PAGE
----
In a divorce or legal separation proceeding in Kentucky, either spouse may ask the court to make a maintenance (alimony) order, either during the divorce to provide support for the transition, or after the divorce is final, to help the supported spouse move forward and become self-supporting.
If you request a maintenance order, a family law judge will examine the evidence you submit about your financial need and the reasons why you cannot support yourself right away. The rules about maintenance orders in Kentucky are fairly strict, and judges are not supposed to grant maintenance unless two things are true:
Once the court determines that you are entitled to maintenance (and that the other spouse has the ability to pay), the judge looks at several factors to determine the amount of maintenance and the length of time you may receive maintenance, including:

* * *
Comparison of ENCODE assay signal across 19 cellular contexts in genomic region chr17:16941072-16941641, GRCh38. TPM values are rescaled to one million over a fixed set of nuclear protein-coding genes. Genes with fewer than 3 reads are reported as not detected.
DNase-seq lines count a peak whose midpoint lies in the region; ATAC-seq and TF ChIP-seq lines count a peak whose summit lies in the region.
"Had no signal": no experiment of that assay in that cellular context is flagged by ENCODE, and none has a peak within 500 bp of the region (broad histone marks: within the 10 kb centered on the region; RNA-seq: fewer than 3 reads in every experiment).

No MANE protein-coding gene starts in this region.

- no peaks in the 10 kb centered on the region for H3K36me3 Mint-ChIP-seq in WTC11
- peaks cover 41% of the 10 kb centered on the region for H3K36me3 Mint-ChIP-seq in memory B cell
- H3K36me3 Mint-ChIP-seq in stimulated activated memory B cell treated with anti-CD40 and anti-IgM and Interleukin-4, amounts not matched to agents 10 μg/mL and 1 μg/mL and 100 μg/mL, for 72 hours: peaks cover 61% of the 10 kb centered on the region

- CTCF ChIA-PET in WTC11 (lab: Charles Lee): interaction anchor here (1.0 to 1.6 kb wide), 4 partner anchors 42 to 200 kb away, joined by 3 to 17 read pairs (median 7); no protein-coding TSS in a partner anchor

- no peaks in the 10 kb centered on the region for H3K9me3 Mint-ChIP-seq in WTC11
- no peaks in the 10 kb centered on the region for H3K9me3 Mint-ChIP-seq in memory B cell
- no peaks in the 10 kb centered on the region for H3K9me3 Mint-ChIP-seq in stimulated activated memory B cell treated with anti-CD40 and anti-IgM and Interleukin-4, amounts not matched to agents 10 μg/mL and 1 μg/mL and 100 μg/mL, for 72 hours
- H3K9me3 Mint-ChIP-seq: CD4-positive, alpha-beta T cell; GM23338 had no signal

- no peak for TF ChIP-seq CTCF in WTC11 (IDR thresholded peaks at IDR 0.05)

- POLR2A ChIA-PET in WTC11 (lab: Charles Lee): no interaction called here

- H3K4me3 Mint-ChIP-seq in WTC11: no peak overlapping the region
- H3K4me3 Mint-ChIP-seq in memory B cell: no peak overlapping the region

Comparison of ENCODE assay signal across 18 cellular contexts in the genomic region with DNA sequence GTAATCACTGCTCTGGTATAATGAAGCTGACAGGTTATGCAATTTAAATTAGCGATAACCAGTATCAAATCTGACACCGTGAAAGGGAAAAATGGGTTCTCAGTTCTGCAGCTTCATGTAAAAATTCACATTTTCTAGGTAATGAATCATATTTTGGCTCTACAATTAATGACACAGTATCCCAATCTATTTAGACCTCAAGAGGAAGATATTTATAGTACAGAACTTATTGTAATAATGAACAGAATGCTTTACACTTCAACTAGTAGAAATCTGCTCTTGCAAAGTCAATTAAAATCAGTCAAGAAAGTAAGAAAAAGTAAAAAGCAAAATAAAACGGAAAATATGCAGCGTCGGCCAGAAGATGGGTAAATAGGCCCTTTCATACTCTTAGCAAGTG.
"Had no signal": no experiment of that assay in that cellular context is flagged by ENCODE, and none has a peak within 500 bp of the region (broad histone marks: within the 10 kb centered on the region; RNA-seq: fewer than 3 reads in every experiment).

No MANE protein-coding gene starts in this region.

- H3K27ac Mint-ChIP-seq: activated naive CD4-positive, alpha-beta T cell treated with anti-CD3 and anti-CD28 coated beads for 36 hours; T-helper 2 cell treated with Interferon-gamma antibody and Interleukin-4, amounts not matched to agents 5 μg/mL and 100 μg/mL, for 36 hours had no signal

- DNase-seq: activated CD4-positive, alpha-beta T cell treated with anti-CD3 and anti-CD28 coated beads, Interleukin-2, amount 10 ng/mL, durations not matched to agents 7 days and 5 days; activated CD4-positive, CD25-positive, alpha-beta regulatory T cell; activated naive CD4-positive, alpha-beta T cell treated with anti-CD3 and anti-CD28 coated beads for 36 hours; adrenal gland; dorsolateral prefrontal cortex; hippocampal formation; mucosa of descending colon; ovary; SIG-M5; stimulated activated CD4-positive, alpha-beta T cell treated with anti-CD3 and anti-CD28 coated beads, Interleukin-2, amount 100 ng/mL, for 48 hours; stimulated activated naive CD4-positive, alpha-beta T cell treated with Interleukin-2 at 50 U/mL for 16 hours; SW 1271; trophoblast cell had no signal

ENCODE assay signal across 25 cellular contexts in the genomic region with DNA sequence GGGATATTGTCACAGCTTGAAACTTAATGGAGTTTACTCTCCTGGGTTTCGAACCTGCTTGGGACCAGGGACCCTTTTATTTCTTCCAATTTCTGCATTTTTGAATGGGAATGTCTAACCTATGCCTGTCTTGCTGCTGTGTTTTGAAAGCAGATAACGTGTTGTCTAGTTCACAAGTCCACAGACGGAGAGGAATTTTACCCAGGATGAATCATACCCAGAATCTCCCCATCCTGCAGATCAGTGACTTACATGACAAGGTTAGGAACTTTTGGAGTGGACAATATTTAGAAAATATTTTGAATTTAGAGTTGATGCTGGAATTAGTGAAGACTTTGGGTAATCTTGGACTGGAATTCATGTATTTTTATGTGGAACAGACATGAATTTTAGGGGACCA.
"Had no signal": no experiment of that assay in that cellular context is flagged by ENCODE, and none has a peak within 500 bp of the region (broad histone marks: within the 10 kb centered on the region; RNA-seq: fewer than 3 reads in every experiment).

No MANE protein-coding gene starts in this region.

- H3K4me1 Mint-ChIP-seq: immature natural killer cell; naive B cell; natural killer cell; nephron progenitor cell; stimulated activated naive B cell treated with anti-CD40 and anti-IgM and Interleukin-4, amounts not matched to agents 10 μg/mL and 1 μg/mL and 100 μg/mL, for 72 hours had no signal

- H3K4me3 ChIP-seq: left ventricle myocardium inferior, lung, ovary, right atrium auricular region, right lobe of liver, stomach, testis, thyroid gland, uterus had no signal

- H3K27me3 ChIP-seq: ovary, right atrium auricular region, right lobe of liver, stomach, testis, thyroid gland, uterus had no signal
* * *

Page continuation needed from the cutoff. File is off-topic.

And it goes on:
A maintenance order is temporary while the divorce is pending; the court then makes a permanent order once the divorce is final. The permanent order can be short or long term depending on each spouse's circumstances and the length of the marriage. Maintenance is usually not meant to last indefinitely, and the court expects the supported spouse to become self-supporting as soon as possible.
If there is a significant change in circumstances that cause the current order to be unfair, either spouse may request a modification of the maintenance amount. The court will ask both spouses to provide updated financial and employment information at that time. Maintenance ends when both spouses agree, when either spouse dies, or when the receiving spouse remarries or lives with a partner.
Federal law requires the spouse receiving maintenance to declare it as income for tax purposes. The spouse paying maintenance may declare it as a deduction for tax purposes.
Ky. Rev. Stat. Ann. § 403.160 (Temporary Orders - Maintenance)
Ky. Rev. Stat. Ann. § 403.200 (Maintenance)